For a Carmel Valley couple, traveling the world in search of the next great glass of beer has its moments.
There was the gut-wrenching three-hour grind they made up an Italian mountain road, clogged with bicycles and with so many curves that they were numbered — only to discover the little village brewery was closed that afternoon.
But there were also the innumerable friends made in visits to more than 475 breweries with names spanning the alphabet from Airbrau through Zwolf Apostels.
Chris Nelson and Merideth Canham-Nelson aren’t just beer drinkers; they are beer travelers.
Because beer has always been local in Europe, and thanks to the craft brewing revolution of the past two decades in the United States, it’s possible again to think of beer not just as a drink but as a place — with people and history and experiences — and a method for tapping into a side of a country you might miss in your Lonely Planet- or Frommer’s-guided trip.
That is the philosophy behind the sudsy ramblings of Nelson, a web designer and self-described “beer geek,” and his wife of nearly 20 years, a psychiatric social worker who favors T-shirts that read, “Girls are Beer Geeks, Too.”
Back in the early 1990s when they lived in the Bay Area, the beer-loving couple started visiting breweries when they traveled. As the years went by, their priorities changed: Now they travel to visit breweries. From Bad Staffelstein to Boonville, from Westmalle to Westwood, from Rhyd Ddu to Las Vegas, they have become not just beer drinkers but beer explorers.
There are only two qualifying rules to notch a new brewery on their life list: “The beer must be brewed on the premise,” and “the beer must be drank.”
The couple declared 2008 as “The Year In Beer,” embarking on a $30,000 expedition that took them each month to major beer capitals and beer events in North America and Europe, including Oktoberfest in Munich, the Oregon Brewers Festival in Portland, the Great Alaska Beer and Barley Wine Festival in Anchorage, and the Kerstbierfestival in Belgium. Their dachshunds, Porter and Stout, regrettably had to stay at home.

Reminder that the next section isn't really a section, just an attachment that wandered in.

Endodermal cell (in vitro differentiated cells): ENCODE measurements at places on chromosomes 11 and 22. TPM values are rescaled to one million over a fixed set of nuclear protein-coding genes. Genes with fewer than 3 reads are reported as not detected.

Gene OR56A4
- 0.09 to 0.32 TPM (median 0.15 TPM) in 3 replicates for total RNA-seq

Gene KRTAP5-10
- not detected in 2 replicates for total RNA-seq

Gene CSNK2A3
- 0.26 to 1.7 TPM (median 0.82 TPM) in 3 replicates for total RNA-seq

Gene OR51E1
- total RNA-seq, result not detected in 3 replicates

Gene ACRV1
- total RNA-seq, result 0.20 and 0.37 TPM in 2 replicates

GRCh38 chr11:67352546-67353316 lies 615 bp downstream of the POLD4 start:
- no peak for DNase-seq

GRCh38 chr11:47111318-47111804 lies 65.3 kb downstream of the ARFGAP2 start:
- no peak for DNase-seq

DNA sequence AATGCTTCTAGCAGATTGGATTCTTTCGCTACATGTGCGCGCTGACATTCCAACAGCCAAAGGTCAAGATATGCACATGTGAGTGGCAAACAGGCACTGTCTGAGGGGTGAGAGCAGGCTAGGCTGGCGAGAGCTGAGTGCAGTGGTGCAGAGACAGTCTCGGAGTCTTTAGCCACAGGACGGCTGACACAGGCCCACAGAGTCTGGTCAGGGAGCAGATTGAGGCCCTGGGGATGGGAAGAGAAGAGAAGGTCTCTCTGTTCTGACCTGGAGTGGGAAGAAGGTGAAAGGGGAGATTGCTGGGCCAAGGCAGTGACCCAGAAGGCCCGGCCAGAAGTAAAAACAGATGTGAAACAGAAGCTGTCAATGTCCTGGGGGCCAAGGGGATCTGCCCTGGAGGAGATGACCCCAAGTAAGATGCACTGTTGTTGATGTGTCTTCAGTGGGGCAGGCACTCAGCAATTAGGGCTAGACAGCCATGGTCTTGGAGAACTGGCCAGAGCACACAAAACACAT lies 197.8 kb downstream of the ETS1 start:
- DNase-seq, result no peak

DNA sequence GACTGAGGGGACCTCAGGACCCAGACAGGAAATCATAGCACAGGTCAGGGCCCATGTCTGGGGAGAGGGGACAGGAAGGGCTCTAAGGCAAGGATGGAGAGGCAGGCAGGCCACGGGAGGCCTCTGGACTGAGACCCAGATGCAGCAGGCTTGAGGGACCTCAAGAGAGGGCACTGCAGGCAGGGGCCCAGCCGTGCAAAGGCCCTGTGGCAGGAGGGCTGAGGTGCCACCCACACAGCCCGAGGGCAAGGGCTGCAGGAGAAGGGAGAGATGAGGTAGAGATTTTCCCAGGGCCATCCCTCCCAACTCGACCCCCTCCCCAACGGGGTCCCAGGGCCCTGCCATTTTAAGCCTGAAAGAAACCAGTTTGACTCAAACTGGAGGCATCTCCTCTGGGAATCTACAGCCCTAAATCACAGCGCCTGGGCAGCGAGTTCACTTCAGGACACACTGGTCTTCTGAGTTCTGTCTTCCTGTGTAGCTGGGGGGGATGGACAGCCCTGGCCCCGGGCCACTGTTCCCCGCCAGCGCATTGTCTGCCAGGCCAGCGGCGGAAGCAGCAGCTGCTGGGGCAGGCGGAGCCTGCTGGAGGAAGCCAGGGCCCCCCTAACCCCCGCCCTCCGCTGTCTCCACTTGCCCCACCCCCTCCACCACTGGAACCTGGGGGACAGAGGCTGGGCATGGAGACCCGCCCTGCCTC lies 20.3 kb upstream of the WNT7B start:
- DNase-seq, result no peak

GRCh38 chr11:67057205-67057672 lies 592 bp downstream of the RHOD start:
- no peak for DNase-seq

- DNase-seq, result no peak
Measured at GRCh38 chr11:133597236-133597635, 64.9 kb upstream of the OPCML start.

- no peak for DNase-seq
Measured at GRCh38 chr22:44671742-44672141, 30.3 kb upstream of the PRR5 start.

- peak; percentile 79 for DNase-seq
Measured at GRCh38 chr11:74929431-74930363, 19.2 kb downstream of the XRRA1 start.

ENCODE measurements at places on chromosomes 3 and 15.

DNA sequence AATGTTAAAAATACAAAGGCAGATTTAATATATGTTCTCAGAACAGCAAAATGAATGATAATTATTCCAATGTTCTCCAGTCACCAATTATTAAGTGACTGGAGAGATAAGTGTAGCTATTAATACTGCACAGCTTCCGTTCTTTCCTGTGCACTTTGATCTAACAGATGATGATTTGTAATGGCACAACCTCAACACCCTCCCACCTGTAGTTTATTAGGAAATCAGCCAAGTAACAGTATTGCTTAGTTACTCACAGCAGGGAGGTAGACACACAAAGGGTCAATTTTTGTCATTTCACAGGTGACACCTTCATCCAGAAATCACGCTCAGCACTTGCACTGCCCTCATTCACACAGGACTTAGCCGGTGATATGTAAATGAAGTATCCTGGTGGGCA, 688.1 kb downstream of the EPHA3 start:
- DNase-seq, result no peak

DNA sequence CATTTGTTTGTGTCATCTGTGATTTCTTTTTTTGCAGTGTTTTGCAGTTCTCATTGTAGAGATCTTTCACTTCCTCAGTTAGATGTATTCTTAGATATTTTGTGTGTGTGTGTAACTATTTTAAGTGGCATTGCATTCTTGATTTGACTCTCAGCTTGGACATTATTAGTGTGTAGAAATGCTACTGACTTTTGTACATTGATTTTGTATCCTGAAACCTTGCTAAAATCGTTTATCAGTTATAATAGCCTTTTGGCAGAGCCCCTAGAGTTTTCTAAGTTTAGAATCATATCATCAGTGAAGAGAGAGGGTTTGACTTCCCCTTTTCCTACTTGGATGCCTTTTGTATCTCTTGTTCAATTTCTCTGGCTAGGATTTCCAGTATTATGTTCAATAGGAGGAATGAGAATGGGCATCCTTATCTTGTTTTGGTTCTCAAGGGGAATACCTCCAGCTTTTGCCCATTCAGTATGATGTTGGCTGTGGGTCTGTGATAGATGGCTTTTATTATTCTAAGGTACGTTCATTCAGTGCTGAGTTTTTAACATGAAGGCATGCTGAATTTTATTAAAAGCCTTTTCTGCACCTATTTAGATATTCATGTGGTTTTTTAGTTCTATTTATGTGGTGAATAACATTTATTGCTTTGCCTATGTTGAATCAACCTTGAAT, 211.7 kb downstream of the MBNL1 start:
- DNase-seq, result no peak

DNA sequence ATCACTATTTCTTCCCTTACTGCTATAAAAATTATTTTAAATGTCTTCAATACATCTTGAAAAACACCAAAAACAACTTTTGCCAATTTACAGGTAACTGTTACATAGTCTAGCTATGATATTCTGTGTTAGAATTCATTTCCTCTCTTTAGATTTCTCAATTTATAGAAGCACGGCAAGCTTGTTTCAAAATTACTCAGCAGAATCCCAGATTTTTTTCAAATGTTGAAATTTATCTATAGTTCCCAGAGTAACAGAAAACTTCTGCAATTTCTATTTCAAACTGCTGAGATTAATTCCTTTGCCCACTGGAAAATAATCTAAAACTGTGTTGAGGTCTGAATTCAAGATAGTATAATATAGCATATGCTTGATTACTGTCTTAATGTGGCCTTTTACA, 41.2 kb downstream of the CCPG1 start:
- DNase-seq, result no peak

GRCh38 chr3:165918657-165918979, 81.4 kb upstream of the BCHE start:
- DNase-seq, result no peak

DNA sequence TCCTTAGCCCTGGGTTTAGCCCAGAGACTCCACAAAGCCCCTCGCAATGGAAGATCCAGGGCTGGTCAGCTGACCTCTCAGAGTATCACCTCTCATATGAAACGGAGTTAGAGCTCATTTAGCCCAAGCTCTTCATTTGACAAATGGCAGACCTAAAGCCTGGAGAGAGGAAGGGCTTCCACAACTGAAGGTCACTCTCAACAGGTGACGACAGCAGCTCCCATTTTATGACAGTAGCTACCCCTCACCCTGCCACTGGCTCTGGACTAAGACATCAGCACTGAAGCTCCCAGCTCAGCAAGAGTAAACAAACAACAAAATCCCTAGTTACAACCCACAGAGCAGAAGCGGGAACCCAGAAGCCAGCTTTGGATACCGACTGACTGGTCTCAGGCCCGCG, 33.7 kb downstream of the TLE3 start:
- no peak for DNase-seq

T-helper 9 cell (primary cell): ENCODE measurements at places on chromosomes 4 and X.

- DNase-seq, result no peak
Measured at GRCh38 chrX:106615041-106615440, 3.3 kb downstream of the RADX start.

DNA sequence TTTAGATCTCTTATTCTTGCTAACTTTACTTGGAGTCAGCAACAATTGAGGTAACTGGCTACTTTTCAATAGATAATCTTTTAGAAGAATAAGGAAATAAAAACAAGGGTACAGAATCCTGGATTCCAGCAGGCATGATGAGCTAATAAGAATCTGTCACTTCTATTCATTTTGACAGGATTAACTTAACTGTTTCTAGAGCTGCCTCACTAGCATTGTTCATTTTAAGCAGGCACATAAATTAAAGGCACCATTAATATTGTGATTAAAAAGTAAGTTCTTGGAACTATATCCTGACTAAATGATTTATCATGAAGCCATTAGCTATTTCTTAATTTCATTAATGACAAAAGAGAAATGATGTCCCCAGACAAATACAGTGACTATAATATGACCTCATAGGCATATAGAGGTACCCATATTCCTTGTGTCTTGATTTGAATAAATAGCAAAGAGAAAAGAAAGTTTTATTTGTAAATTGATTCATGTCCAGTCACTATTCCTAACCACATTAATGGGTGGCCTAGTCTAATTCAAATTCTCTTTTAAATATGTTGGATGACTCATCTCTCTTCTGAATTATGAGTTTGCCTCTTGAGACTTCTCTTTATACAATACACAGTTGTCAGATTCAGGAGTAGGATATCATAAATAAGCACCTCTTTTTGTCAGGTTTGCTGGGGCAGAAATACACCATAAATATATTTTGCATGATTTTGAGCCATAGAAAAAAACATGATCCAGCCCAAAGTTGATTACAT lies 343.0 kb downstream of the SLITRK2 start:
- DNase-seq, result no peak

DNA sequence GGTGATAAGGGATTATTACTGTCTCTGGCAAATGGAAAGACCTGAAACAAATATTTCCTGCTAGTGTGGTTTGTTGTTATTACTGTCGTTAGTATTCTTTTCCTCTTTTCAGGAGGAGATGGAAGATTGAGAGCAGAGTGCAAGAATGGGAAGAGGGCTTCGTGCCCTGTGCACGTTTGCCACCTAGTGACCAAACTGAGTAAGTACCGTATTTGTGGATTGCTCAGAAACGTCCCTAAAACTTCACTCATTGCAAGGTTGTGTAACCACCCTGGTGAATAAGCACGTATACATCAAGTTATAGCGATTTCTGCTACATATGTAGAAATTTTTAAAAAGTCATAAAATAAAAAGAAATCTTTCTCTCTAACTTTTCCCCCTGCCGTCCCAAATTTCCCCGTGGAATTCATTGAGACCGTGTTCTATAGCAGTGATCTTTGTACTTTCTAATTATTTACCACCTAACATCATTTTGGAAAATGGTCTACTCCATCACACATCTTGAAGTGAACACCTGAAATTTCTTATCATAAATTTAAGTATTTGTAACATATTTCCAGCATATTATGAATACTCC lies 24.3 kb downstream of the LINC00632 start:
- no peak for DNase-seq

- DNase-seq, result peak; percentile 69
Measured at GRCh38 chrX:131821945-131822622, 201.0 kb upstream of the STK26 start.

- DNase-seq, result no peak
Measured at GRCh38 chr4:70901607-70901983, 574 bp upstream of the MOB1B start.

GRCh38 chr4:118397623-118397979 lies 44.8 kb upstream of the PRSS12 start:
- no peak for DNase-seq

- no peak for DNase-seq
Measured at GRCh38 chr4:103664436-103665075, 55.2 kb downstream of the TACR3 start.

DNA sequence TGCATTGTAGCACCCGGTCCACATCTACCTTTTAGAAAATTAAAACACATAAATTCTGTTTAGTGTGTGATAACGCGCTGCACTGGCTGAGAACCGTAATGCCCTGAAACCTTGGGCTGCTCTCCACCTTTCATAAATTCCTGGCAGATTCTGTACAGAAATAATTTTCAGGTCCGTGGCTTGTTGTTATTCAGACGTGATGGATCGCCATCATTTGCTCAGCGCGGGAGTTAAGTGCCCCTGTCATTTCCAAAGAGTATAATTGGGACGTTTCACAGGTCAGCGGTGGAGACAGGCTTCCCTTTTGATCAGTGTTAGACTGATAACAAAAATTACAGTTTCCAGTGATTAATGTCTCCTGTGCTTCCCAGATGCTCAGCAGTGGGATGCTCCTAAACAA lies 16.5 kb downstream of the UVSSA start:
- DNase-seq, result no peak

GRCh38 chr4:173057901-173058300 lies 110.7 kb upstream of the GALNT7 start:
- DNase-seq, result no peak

Canham-Nelson is writing a book about the year, not just talking about the breweries and the brews, but about what the couple learned about their marriage and the world during the more than 80,000 miles they flew on trips to 90 breweries in seven countries and eight states.
“We always say that beer makes the world smaller,” Merideth said, talking about the many friends and connections to places they’ve made through nearly two decades of beer travel.
The couple does not try to be encyclopedic travel guides on the beer travel website they launched in 2005, www.thebeergeek.com, nor are they beer reviewers. In other words, don’t expect foodie jargon about the “hint of Fuji apple” in a particular brew, or Simon Cowell-style zingers about breweries that don’t measure up. In those rare cases where the beer is poor, the couple omits the brewery.
As the couple says on their Facebook page (yes, they have a Twitter feed, too), they aim to reach not just the craft-beer connoisseur, “but also the average person looking to add some adventure to their travels.”
In other words, anyone planning a trip to Bavaria, Ireland, Belgium or Boston could use www.thebeergeek.com to figure out an interesting brewery to visit as a side trip. But don’t expect exhaustive directions about where to go, what to drink or how to feel about it.